The civic revitalization movement started in 1980 with Harborplace, the lively downtown marketplace jammed with foods to eat and souvenirs to snap up. Eventually, other developments began to crop up along the Inner Harbor's waterfront, from the National Aquarium and the American Visionary Art Museum to the Power Plant (a dining and entertainment complex anchored by the Hard Rock Cafe) and Port Discovery Children's Museum.
The adventures, of course, don't dead-end at the Inner Harbor. The city is a mecca for baseball aficionados. Any stroll through America's favorite pastime should include Oriole Park at Camden Yards, one of the most fabled ballparks in the country, as well as the adjacent Sports Legends Museum at Camden Yards and the Babe Ruth Birthplace and Museum, which pays homage to the Sultan of Swat.
To really understand Charm City, you need to wander its many distinctive neighborhoods, which resemble a collection of quaint villages within the larger borders of the metropolis. Such areas as Fell's Point, Canton, Federal Hill, Little Italy, Harbor East and Mount Vernon contain treasures -- historic, culinary and otherwise -- that are ripe for discovery. Most of the neighborhoods are within walking distance of the Inner Harbor. However, if your feet are complaining, take a 90-minute spin through the 'hoods aboard the new purple Trolley Tours, the only tourmobiles to depart from the Baltimore Visitor Center. The city also provides free transportation on the Charm City Circulator (three routes) and the Water Taxi Harbor Connector (two), both apropos forms of travel in this major seaport town with landlubber appeal.
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You can spend an entire day and then some around the Inner Harbor. Start with Harborplace & the Gallery, a waterfront complex connected by a public plaza that hosts street performers and concerts on weekends. In addition to shopping (more than 100 stores) and eating (dozens of restaurants and food stands), visitors can test their sea legs, and maritime knowledge, aboard a trio of warships now at peace.
Alongside Harborplace, the National Aquarium is a splashy institute with dolphin shows, a large ray exhibit, a multi-story shark tank and a spooky jellyfish exhibit. Also nearby: Port Discovery, a hands-on children's museum for ages 2 to 10 that was designed in part by Walt Disney Imagineering, and Power Plant Live!, a vibrant entertainment and dining compound that recently received an $11 million facelift. The renovation amped up the good times, adding to the already packed roster the Baltimore Comedy Factory; PBR Baltimore, a country-western bar; and Luckie's Liquors, a club with live music and the city's largest canned beer selection.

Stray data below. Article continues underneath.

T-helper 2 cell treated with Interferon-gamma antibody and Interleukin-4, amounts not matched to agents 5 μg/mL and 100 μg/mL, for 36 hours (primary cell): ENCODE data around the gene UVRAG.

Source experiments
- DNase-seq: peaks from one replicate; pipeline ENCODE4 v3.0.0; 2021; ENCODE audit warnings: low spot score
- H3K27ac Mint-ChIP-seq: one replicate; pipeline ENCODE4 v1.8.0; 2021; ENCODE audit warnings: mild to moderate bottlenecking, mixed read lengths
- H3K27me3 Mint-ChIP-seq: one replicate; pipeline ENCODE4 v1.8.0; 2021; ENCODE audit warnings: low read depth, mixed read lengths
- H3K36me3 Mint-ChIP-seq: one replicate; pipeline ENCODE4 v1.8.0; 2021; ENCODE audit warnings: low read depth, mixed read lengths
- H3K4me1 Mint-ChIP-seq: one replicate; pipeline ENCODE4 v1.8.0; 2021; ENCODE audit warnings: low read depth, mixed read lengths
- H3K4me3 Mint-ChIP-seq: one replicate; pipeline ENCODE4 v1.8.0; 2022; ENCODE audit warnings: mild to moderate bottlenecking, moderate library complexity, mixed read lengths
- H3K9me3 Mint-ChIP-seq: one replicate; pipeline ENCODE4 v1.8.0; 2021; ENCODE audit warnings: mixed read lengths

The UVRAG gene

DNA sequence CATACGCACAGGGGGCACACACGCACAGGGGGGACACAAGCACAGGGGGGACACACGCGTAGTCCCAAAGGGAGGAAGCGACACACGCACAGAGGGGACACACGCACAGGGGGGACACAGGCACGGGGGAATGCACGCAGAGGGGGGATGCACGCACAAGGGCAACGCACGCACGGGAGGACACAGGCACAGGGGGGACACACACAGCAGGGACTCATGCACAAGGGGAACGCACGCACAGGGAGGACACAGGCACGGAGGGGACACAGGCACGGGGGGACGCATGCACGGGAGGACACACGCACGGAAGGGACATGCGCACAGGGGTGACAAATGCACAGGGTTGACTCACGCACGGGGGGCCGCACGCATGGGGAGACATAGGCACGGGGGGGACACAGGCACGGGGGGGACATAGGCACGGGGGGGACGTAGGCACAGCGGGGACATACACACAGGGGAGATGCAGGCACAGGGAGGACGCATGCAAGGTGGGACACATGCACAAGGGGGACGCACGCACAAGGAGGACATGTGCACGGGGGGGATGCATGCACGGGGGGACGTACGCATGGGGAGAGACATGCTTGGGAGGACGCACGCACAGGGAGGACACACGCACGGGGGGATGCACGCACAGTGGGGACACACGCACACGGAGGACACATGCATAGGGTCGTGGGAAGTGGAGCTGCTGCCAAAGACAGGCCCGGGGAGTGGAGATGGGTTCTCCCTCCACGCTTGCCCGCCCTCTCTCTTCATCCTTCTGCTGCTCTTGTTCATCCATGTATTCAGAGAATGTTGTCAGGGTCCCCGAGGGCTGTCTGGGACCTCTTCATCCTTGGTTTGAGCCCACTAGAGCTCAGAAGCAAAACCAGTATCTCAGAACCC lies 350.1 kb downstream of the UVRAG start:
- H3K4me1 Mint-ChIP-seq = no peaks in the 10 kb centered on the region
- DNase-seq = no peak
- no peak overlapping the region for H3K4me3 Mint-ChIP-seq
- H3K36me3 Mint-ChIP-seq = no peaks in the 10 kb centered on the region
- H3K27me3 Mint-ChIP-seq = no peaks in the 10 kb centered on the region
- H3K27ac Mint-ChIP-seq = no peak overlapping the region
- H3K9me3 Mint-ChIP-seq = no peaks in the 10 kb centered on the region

Flanking Harborplace's other side is the Maryland Science Center, which causes mouths to drop with full-size dinos, an IMAX theater and a planetarium. Farther along the harbor, the American Visionary Art Museum celebrates the extraordinary creations of self-trained artists who follow their own wacky muses. Innovation also seeps into the museum's restaurant, Mr. Rain's Fun House, which serves artful cocktails and modern American cuisine.
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When it's time to play ball, take in a game at the new-but-looks-old Oriole Park at Camden Yards, which recently replaced the old seats, installed viewing platforms on the club level and improved sightlines. Between innings, swing by the new concessions to sample such home-town treats as Berger cookies (vanilla wafers coated in chocolate ganache) and bratwurst cooked in Natty Boh, the local brew. For a triple play of sports attractions, stop by the Babe Ruth Birthplace and Museum and the Sports Legend Museum, whose equal opportunity exhibits cover baseball, football, college teams and soccer. While you're in the neighborhood, hop on pop culture at Geppi's Entertainment Museum, where toys and comic book characters, such as Batman and Spiderman, illustrate the history.